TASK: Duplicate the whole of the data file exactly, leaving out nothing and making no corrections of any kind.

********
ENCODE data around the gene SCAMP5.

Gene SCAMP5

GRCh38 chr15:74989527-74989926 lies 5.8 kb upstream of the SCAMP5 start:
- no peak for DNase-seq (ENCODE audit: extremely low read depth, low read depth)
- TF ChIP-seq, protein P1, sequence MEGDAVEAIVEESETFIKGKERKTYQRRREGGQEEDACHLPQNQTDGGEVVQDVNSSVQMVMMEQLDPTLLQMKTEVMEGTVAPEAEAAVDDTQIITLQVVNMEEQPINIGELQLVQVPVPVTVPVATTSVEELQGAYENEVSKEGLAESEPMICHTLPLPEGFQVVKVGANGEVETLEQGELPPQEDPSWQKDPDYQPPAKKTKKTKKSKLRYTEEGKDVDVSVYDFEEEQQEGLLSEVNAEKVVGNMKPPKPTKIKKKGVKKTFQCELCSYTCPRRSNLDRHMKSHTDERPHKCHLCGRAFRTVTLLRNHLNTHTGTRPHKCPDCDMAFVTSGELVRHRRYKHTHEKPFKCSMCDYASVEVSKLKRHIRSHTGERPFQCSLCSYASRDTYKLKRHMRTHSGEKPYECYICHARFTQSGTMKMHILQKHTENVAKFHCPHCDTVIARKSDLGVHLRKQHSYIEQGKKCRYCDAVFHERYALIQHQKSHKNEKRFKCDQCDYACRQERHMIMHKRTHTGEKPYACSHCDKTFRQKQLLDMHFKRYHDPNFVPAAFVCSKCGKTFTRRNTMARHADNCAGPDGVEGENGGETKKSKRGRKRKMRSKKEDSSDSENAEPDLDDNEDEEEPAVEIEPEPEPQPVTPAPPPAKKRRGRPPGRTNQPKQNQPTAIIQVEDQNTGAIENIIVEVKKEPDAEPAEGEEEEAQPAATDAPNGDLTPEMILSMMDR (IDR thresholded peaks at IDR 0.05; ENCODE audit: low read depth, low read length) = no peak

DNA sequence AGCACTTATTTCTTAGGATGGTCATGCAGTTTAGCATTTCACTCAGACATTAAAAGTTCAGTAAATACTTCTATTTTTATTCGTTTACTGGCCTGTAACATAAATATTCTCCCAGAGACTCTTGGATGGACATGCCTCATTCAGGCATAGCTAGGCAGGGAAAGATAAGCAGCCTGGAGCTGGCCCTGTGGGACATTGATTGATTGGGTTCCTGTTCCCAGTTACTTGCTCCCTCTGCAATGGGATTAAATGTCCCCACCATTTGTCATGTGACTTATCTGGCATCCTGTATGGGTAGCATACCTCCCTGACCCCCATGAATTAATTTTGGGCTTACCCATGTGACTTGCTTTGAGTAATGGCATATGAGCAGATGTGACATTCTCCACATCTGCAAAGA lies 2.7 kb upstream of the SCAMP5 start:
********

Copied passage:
ENCODE data around the gene SCAMP5.

Gene SCAMP5

GRCh38 chr15:74989527-74989926 lies 5.8 kb upstream of the SCAMP5 start:
- no peak for DNase-seq (ENCODE audit: extremely low read depth, low read depth)
- TF ChIP-seq, protein P1, sequence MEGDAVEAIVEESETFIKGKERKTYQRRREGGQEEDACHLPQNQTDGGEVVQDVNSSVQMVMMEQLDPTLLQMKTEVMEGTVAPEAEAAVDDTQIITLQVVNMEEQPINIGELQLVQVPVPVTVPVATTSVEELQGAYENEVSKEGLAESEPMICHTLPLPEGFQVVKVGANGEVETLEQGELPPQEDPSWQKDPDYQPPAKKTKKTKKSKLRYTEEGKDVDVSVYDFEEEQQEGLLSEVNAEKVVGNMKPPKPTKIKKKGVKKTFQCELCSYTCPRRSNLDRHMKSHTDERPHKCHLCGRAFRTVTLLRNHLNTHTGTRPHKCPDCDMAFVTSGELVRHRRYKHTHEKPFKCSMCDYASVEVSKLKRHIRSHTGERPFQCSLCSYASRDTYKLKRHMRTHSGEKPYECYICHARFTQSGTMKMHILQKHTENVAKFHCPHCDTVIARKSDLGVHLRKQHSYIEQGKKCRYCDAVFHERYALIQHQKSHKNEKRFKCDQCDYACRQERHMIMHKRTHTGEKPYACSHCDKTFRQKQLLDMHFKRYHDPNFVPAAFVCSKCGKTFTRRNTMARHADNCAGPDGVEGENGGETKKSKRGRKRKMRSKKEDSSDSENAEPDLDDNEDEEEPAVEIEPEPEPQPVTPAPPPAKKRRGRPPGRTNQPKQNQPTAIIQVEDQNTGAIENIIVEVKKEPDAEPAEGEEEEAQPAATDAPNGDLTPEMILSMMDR (IDR thresholded peaks at IDR 0.05; ENCODE audit: low read depth, low read length) = no peak

DNA sequence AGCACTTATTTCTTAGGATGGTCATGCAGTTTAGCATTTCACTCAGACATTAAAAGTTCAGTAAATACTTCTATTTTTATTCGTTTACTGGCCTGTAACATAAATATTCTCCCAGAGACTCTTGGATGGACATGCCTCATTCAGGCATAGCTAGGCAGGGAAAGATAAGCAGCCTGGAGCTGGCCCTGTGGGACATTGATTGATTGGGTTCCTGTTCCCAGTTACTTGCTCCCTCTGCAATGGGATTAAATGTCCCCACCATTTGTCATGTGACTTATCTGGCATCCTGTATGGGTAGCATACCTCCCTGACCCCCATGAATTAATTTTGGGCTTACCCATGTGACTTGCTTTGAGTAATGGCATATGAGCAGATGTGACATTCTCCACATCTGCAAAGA lies 2.7 kb upstream of the SCAMP5 start: